Putting together an online class might sound glamorous, but believe me, it isn't. At least not in my world. I hardly ever sit around in my mink coat with that sexy just-got-out-of-bed-looking-perfect hair and makeup smiling lovingly at the camera. This is probably closer:
I am a one woman operation. It's just me here. Me and only me. That means I have to do things like try to take pictures of myself doing the micro macrame knotting. Sometimes I just don't have enough hands. So how does it work? Let me give you a peek behind the scenes: First I experiment with designs. And most of the time, what I start with doesn't look much like what I end up with. Take this cuff for example:
I shouldn't call it a cuff, really, because I never finished off the ends. It wasn't up to snuff, but I did learn quite a bit from it. See that top edge? That's where I attached all of the cords for the piece using larks head knots on a holding cord. Turns out, that doesn't work very well. The holding cord doesn't have enough body to support the knots without deforming and losing the crisp lines I was looking for. So, not a success, but lesson learned. The row that looks like x's worked well, as did the straight lines of double half hitch knots. Good to know. Beads work. LOVE the scrolls at the bottom.
So, how to attach all those cords to start? I could use something other than a cord, like a piece of wire, but it would have to be substantial to do what I want it to do and then how would that work for my finished cuff? It wouldn't. The trick, then, is to come up with a different way to attach the cords...
Aha! That lead to this fun beaded edging and I really like it! Problem solved. And I love the addition of the leaf outlines in the body of the cuff. But now the bottom edging I had planned, the scrolls, didn't seem to work. It just didn't "go" with the rest of this pattern. Tuck that away for the next cuff project...
Well, yay!! Now that I have a design for my class, it should be all easy from here. Right? Not so, my friend. The navy cuff I made first is very small and barely fits my small wrist. That probably won't work for most folks, so I decided I'd better add one pattern repeat. I added the extra cords and did the cuff again in coral (and don't even ask me about the decision process behind the choice of coral - sheesh). Anyway, the cuff turned out huge! What? How did that happen?
Turns out the pretty navy blue cord I used is not the same size as the c-lon or superlon bead cord I usually use. It says it is .5mm cord, as do the c-lon and superlon, but the proof is in the pudding, kids. The blue one and the green one are made with the same number of cords. I did them both within days of one another, so I can safely assume that my knotting is probably fairly consistent. The only difference is the brand of the cord. Another lesson learned.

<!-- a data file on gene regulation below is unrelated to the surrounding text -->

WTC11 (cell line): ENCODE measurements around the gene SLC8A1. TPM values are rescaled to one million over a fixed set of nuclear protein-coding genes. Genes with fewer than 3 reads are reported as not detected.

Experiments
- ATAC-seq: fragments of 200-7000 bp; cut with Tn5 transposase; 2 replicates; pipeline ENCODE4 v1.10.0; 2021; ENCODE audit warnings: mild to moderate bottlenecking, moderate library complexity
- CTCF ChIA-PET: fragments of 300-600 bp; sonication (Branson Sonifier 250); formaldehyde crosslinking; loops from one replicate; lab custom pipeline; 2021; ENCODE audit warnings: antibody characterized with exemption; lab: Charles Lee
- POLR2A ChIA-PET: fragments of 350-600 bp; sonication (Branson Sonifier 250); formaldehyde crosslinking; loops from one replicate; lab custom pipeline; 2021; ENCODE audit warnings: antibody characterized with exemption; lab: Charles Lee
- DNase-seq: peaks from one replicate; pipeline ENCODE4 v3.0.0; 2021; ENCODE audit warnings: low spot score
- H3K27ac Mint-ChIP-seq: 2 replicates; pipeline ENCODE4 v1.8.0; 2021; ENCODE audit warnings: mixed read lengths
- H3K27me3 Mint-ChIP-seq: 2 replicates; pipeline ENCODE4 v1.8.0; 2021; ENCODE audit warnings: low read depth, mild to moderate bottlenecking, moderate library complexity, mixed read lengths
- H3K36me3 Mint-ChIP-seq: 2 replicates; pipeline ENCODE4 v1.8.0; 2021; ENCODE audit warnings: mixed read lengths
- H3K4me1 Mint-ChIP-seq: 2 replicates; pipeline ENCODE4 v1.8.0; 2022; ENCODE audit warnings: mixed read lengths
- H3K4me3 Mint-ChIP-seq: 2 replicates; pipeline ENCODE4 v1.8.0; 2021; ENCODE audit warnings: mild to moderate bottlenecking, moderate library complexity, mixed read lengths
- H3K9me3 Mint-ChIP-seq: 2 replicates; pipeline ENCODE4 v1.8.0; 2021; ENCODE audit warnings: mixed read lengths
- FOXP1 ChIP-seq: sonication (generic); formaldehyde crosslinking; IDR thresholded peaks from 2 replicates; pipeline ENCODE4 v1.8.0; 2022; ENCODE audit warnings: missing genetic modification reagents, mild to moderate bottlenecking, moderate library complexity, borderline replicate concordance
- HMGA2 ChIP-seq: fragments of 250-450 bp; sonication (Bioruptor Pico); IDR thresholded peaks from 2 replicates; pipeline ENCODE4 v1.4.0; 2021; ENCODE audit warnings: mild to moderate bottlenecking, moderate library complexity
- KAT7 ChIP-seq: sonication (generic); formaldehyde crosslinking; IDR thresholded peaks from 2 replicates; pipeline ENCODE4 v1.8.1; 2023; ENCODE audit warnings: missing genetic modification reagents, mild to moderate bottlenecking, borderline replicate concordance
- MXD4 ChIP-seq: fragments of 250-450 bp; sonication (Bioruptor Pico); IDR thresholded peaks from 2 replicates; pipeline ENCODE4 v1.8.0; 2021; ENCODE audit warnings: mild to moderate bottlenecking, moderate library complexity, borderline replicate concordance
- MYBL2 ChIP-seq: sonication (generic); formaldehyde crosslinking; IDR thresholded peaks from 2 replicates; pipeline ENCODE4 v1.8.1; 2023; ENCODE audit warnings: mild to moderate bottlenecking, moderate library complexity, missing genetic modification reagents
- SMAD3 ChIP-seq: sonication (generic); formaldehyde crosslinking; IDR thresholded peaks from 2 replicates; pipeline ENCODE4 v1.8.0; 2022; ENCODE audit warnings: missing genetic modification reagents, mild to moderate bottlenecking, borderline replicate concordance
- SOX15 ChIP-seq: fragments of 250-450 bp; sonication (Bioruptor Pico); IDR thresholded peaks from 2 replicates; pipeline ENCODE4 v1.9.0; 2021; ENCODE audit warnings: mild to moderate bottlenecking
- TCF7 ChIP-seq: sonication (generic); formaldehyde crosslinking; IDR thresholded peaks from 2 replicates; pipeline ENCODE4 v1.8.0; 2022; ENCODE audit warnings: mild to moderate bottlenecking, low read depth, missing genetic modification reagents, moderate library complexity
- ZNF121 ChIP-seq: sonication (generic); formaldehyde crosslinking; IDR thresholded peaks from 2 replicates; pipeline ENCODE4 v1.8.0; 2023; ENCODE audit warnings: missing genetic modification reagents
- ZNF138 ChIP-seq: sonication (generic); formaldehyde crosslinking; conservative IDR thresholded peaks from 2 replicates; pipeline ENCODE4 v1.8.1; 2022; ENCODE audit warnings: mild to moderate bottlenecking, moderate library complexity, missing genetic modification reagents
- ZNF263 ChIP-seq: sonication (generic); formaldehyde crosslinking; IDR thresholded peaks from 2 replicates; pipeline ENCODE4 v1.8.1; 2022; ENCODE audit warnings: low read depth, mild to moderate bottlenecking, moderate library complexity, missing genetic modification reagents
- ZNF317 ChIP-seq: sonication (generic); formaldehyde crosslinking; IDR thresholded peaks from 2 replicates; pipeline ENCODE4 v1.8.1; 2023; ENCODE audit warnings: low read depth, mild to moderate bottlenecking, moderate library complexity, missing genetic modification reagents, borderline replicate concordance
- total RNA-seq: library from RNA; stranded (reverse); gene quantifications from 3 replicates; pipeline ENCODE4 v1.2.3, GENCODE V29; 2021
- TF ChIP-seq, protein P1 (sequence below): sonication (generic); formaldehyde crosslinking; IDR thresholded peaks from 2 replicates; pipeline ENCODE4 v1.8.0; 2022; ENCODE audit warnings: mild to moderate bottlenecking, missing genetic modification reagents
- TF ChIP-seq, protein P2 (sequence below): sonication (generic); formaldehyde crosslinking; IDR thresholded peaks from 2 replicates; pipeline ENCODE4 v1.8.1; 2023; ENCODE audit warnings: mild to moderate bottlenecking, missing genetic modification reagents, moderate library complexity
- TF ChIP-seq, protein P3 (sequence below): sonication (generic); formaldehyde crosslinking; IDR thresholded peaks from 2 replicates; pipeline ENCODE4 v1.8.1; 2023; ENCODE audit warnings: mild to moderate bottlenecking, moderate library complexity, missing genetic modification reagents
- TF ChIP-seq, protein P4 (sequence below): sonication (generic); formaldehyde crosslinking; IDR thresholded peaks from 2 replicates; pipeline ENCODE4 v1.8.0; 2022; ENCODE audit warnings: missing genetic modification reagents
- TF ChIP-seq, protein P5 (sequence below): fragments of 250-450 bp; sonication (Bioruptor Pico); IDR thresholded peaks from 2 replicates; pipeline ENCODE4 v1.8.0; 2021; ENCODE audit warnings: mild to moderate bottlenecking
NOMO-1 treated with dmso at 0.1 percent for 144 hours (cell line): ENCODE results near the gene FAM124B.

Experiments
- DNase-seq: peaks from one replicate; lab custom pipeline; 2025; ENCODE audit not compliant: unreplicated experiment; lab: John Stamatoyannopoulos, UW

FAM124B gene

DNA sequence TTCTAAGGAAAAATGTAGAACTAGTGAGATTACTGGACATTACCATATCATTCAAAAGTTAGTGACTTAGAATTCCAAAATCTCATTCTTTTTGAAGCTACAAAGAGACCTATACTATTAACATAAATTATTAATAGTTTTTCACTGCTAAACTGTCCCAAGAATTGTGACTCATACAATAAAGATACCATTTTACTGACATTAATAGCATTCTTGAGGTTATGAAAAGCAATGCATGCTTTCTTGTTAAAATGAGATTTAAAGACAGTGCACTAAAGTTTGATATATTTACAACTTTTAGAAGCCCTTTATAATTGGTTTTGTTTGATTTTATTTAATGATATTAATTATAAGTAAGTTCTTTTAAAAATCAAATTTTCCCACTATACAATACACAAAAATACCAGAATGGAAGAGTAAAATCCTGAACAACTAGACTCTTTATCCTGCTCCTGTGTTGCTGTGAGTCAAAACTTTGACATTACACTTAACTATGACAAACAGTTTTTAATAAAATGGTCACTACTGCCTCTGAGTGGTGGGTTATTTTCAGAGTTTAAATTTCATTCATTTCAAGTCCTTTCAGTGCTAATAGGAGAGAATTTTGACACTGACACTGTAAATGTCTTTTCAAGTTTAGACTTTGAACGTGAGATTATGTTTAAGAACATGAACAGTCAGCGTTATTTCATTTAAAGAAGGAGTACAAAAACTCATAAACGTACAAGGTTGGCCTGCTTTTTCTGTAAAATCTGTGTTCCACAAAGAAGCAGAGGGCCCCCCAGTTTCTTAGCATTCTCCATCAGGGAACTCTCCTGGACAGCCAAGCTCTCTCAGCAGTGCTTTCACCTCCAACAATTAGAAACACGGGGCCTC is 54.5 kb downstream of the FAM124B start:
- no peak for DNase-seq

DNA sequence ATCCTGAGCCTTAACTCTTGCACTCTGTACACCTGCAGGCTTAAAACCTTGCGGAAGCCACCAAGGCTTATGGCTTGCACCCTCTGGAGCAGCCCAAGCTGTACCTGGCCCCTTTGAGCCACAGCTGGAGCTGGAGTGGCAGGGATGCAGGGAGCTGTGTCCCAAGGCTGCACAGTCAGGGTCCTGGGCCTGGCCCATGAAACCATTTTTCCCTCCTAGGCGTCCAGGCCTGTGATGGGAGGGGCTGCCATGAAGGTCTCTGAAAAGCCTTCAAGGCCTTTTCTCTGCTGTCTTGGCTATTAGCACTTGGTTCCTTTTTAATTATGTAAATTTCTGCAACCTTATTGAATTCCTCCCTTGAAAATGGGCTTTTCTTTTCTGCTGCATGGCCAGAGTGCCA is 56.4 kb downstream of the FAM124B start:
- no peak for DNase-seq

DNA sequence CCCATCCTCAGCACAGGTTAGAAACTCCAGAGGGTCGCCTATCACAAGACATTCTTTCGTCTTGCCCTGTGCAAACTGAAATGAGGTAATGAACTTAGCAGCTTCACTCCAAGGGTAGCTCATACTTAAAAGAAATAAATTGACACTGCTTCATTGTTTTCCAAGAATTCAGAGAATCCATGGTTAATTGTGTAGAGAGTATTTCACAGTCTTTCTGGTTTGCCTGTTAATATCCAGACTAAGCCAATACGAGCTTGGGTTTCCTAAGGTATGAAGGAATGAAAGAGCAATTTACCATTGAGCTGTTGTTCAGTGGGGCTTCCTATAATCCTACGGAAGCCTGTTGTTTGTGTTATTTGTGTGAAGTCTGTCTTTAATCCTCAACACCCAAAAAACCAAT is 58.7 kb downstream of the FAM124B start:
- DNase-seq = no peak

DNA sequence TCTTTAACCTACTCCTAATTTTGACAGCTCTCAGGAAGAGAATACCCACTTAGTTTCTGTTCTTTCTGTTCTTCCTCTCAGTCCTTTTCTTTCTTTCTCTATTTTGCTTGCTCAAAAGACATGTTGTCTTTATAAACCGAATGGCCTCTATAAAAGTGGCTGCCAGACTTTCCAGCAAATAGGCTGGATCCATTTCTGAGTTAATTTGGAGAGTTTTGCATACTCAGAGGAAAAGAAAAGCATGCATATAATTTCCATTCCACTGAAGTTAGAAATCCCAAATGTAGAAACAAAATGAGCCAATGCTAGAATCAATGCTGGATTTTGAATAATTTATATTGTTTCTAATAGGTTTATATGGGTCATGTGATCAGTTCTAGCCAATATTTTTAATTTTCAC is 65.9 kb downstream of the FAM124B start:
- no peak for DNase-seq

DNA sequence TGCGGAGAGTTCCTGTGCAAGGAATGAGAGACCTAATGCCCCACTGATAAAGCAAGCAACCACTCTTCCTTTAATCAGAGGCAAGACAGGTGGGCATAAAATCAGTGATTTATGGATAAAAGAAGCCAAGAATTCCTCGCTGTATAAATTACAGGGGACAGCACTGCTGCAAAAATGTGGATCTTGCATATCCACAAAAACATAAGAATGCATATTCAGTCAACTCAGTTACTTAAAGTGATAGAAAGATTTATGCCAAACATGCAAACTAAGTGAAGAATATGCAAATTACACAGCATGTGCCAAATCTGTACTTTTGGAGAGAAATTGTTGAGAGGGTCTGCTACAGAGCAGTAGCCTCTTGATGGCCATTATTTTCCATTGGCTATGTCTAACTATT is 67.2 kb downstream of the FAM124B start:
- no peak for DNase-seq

This all led me to making one more cuff to make sure my size assumptions were correct. I have to be sure before I put it in a class - people are counting on me to know what I'm talking about!
Oh, and taking pictures of all of the cuffs together like that not only led me to analyze the flaws in each one and compare and contrast, but also got me off on a tangent taking pretty pictures...
I'm so easily distracted. Seriously, I have the attention of a toddler (at best). But the rest of the class should be easy going, right? Uh huh. You obviously forgot who you were dealing with here. So, I'm doing my thing, knotting and stopping to take pictures and moving around the house with my work board and my camera and my light box following the natural light...
Because if I don't take advantage of the natural light, then I have to move to my even-more-ghetto setup involving a daylight bulb and a light box sitting on a speaker. True story.
Throw another couple of kinks into the mix like saying the wrong knot in one of the video clips - you wouldn't think that would be such a big deal, would you? But I didn't catch it until I was putting together the class. Which meant I'd already finished the bracelet and couldn't just reshoot that little bit. I had to make a whole new bracelet and work it clear up to the step where I messed up in order to refilm those few minutes. And that's why I have a green cuff. I could have made another one in coral so that the video clip would have been exactly right, but I don't really like coral (back to that whole decision making thing when choosing the color in the first place) and more than that, I really don't like making the same thing twice. Especially not back to back. So if you see the class, I don't want to hear a word about the two cuff colors. I meant to do that.
*Sigh* Are you still with me? I wonder sometimes if it's just me or if other people's lives go like this? You should know, it's a minor miracle I ever get a class produced! Even after all this, I had to redo the narration twice because you could hear me inhaling. I'm not a loud breather usually - really, I'm not! You wouldn't have known that from the first go-round, though. And I learned (we won't go into how I learned) that I can't re-record just part of the class without it sounding like two different women did it (call me Sybil). And it turns out if I record a 30 minute class twice through back to back it makes my throat a little hoarse (not sure why that would be true, either, because believe me, I've talked way more than an hour straight before). So if you notice my voice getting a little funny towards the end of the class, I don't want to hear about that, either. I meant to do that.
After all that, though, I did manage to get the class to the editor and she gave it a thumbs up! It might be available late this week - I'll keep you posted!